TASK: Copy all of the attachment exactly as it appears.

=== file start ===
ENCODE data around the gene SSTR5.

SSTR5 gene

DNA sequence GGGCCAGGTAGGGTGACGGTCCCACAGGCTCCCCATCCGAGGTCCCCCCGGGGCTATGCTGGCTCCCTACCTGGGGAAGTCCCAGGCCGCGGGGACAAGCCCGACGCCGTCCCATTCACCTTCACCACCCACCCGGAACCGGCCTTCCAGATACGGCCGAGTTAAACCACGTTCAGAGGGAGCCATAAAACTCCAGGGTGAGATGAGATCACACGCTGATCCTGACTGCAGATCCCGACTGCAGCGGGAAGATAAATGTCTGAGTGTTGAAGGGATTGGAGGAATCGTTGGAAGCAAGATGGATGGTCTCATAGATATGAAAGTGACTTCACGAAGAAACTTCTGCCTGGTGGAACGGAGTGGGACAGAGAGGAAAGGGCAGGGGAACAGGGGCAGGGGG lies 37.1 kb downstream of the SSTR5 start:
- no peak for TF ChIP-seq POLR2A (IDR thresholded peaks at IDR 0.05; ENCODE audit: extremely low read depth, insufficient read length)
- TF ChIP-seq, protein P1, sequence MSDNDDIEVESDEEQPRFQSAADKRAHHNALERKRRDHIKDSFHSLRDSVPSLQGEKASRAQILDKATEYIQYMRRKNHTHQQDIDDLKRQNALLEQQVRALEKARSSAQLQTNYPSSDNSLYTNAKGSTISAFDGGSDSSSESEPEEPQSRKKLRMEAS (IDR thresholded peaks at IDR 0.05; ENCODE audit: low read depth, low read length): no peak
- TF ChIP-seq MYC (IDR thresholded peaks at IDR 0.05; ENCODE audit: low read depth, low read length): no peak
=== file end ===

ENCODE data around the gene SSTR5.

SSTR5 gene

DNA sequence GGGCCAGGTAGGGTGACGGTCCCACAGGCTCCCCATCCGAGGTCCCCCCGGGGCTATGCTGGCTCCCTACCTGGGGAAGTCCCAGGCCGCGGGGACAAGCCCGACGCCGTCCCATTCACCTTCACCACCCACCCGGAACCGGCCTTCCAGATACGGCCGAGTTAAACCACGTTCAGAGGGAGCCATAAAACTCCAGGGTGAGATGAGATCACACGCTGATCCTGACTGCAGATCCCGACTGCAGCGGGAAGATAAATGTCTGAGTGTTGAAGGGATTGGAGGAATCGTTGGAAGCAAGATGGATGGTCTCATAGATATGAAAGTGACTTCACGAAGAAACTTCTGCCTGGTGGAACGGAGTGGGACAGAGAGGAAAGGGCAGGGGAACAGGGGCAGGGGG lies 37.1 kb downstream of the SSTR5 start:
- no peak for TF ChIP-seq POLR2A (IDR thresholded peaks at IDR 0.05; ENCODE audit: extremely low read depth, insufficient read length)
- TF ChIP-seq, protein P1, sequence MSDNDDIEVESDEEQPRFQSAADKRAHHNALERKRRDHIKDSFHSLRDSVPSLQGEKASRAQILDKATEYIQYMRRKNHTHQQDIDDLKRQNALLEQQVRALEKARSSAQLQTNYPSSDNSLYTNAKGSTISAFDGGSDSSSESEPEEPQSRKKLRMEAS (IDR thresholded peaks at IDR 0.05; ENCODE audit: low read depth, low read length): no peak
- TF ChIP-seq MYC (IDR thresholded peaks at IDR 0.05; ENCODE audit: low read depth, low read length): no peak